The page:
• Accordingly, this office concludes that the Council violated section 2.06(g) of OMA by restricting Ms. Chong’s statement during its November 16, 2020, meeting.
  • This office’s review of the verbatim recording of the November 9, 2020, meeting indicates that in their statements, both Ms. Chong and Mr. Hansen criticized Mayor Marlin’s handling of her public duties. After Ms. Chong had spoken for approximately one minute, Mayor Marlin stated that it was not an appropriate time to discuss a past decision, a former Council member, or her decisions. When Ms. Chong indicated she intended to continue on the same topic, Mayor Marlin muted Ms. Chong and prohibited her from completing her statement. Mr. Hansen spoke next, raising questions about prior and current appointments to the City’s Civilian Police Review Board. Immediately before he was muted, Mr. Hansen alleged that an· individual affiliated with the Civilian Police Review Board may be following a path of dishonesty. In muting and prohibiting Mr. Hansen from completing his statement, Mayor Marlin stated that he was not allowed to talk about former City employees, and must stick to topics or issues on the agenda or general matters. She further stated that Mr. Hansen’s comments were “attacking or bullying against people who work for the City or against former employees.” Mr. Hansen was directed to complete his comments by sending an email.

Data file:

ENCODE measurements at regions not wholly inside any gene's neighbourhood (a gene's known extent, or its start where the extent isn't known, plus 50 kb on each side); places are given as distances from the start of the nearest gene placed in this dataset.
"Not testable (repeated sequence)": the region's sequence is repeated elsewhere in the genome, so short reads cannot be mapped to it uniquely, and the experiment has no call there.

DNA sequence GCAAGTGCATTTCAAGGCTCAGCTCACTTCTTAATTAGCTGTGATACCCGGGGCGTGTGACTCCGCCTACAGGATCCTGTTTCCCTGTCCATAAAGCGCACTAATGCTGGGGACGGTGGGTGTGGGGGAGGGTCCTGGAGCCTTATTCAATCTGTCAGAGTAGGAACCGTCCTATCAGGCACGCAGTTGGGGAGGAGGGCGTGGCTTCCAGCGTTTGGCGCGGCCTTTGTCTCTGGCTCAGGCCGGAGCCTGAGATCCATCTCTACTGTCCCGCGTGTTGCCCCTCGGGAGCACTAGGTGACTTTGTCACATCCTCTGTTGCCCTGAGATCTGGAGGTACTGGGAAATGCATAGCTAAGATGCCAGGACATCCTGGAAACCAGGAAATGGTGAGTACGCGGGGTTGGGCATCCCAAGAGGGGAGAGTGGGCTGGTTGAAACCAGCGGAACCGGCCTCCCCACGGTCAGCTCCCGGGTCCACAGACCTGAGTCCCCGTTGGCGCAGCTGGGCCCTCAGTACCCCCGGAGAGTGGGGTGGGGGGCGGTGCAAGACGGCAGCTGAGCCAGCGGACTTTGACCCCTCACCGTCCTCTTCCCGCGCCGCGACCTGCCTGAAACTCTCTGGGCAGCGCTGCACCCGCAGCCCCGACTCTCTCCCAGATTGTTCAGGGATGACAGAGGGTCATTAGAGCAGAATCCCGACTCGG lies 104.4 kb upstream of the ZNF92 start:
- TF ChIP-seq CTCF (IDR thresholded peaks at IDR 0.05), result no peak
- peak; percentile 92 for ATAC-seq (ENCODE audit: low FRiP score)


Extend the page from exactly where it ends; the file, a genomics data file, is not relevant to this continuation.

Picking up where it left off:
• Accordingly, for the same reasons as stated above, this office concludes that the Council violated section 2.06(g) of OMA by muting Ms. Chong and Mr. Hansen at its November 9, 2020, meeting
  • In accordance with the conclusions of this letter, this office requests that the Council instruct its presiding officers to refrain at its future meetings from applying its public comment rules imposing content-based restrictions to comments that do not disrupt its meetings or impede the Council from conducting orderly meetings.

We understand the Urbana City Council may be voting on an amendment to its public comment policy at its next meeting.

Similar issues are part of an Open Meetings Act lawsuit filed against the City of Urbana (here).

Read this AG determination (here) or below:

URBANA Ordinance_2021-04-014_all

SHARE THIS

Share on facebook
Share on twitter
Share on print

RELATED

3 Comments
  • Roger German
    Posted at 10:11h, 02 April

    Good grief, she thinks the public has no right to criticize public officials?? LOL

  • PK
    Posted at 22:23h, 02 April

    Please correct the spelling of Ms. Chong’s name in the underlined PAC’s determination statement.

    It stands to reason the PAC would make a determination before the lawsuit hearing.

  • PK
    Posted at 17:41h, 08 April

    During the most recent Urbana city council meeting; and in response to the PAC’s determination, the council moved to approve a revision to the ordinance. A councilmember then plied for discussion. As meager as that evaluation was, the mayor, as main proponent in causing the complaint, was reluctant to offer the public body anything at all. The ordinance revision was thus approved with no dissenting votes. With these meeting records, the mayor and city council appear emboldened to act as though the Illinois Public Access Counselor is an unlimited resource unto the mayor herself.

$